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‘Reading’ the Seatbelt Pretensioner

Vehicle rescue instructors should remind participants in your training classes, especially if they are EMS-oriented responders, about how they can ‘read’ a seatbelt pretensioner system and may be able to get a sort of second opinion about whether their patient was or was not wearing their seatbelt.

Our scenario is that the frontal airbags have deployed. An airbag spiderweb is evident on the passenger’s side of the windshield. As you get closer, we see no spider web on the windshield on the driver’s side; this is a good thing.

Now how can we ‘read’ the seatbelt pretensioner system to see who was or was not wearing their seatbelt? There is some evidence the pretensioner system may reveal that can help us verify what we find when we make patient contact.

A common design of seatbelt pretensioner is integrated into the take-up spool of the seatbelt recoiler.  With the trim removed, we can clearly see the actual pretensioner unit of this specific vehicle at the recoiler mounted to the base of this B-pillar.  Also note the familiar yellow color wiring sheath that is the most common color used by automakers to identify airbag and pretensioner wiring circuits.

Seatbelt Pretensioner

A common design of seatbelt pretensioner is integrated into the take-up spool of the seatbelt recoiler. With the trim removed, we can clearly see the actual pretensioner unit of this specific vehicle at the recoiler mounted to the base of this B-pillar. Also note the familiar yellow color wiring sheath that is the most common color used by automakers to identify airbag and pretensioner wiring circuits.

As we look at the empty driver’s seat in our scenario, we can confirm that the driver occupant of this vehicle was wearing their seatbelt when the crash occurred. Why do we know this and how can the pretensioner system tell us?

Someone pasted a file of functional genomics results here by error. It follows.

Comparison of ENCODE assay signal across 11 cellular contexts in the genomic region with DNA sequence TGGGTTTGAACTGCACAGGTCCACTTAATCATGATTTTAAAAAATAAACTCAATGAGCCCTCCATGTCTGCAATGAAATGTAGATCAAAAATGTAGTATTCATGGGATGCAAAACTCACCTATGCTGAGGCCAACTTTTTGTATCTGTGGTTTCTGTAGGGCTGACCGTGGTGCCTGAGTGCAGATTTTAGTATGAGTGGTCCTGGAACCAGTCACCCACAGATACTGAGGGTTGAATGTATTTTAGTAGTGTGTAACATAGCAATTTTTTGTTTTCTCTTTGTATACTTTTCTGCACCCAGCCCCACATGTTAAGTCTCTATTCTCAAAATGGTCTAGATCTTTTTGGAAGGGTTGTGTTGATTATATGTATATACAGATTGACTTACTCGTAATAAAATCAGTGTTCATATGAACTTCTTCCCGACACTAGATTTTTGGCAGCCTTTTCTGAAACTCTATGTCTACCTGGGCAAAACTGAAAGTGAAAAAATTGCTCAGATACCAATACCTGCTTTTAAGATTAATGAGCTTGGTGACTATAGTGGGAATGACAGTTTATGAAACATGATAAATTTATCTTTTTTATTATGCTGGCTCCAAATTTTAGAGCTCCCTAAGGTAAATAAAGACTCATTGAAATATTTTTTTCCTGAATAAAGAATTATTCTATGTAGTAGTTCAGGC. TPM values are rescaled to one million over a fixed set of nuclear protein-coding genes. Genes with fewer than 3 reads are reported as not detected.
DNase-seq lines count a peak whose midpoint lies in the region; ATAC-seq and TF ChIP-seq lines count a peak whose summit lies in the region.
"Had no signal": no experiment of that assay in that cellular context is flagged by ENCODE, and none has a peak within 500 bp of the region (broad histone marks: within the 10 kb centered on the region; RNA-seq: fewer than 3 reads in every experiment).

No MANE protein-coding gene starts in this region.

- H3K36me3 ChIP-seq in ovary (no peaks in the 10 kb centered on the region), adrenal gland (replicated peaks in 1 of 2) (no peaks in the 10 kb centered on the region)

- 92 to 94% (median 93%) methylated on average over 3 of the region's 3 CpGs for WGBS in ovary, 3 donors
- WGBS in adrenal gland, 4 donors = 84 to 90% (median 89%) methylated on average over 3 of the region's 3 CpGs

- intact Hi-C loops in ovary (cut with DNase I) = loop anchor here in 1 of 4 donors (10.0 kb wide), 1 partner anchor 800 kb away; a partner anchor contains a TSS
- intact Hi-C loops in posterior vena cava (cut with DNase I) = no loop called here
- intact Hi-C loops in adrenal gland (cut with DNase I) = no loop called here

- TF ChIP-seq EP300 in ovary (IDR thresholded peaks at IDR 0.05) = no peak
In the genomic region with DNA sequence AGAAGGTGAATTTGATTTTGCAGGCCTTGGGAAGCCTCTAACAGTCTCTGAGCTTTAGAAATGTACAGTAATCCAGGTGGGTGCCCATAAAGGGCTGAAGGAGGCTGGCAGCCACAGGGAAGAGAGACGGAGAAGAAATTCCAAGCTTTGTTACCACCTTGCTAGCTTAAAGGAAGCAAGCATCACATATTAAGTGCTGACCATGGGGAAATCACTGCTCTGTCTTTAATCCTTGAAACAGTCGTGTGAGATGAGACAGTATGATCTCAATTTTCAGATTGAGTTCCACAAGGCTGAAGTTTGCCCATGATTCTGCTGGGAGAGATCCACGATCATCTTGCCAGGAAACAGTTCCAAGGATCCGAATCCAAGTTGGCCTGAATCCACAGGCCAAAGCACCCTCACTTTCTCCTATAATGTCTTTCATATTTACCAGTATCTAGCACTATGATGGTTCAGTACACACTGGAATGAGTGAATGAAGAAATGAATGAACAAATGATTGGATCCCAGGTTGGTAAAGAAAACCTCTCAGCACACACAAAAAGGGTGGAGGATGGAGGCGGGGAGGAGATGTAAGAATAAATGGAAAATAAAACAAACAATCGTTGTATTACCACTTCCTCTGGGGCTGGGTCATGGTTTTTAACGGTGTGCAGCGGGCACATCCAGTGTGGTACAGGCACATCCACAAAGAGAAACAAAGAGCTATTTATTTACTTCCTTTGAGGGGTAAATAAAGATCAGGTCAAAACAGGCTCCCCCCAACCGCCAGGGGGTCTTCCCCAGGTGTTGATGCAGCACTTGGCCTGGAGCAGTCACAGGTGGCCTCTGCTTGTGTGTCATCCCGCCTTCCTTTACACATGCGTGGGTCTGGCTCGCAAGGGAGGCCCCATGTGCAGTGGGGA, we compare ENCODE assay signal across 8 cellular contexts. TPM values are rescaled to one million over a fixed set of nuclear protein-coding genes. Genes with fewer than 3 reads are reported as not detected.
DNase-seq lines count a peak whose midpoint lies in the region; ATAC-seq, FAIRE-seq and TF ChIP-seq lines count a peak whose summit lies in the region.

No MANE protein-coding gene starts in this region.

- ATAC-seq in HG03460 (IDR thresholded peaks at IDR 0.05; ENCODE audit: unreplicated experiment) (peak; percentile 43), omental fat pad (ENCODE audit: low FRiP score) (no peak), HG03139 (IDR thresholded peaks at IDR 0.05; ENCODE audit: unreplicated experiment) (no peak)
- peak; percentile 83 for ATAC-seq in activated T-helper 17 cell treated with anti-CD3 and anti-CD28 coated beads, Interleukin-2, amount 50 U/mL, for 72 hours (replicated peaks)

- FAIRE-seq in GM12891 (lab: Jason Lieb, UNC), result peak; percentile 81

Pretensioners mounted to the recoiler unit typically lock the recoiler so it will not retract after the pretensioner deploys. The slack in the belt as shown here, once it is unbuckled, is your clue that it deployed while being worn by the occupant. It will not retract due to the take-up recoiler locking so it had all kinds of slack in it when the driver took it off.

On the passenger side however, since this seatbelt was not bucked at the moment of the crash, you would see that it is now drawn tight along the inside of the B-pillar. Either no occupant was here or if there was a passenger, this occupant was unbelted at the time of the collision.

Seatbelt Pretensioner Deployed

Pretensioners mounted to the recoiler unit typically lock the recoiler so it will not retract after the pretensioner deploys. The slack in the belt as shown here, once it is unbuckled, is your clue that it deployed while being worn by the occupant. It will not retract due to the take-up recoiler locking so it had all kinds of slack in it when the driver took it off.

‘Reading’ a seatbelt pretensioner system might just be a good “second opinion” for you to note when you are assessing mechanism of injury for your patients.  My experience has been that the intoxicated patients tell you they were always wearing their seatbelt.  With pretensioners, you’ve got something else to help you assess if they are telling you the truth or stretching their law-abiding status a bit.

 

About Ron Moore

Ron Moore
Ron Moore retired as a Division Chief with the McKinney (TX) Fire Department. He is now employed part-time with the Prosper, TX Fire Rescue and the Plano Fire Rescue. Ron is the author of now over 200 published articles in his renowned University of Extrication series, featured each month in Firehouse Magazine and is the moderator of the University of Extrication interactive section of the Firehouse.com website.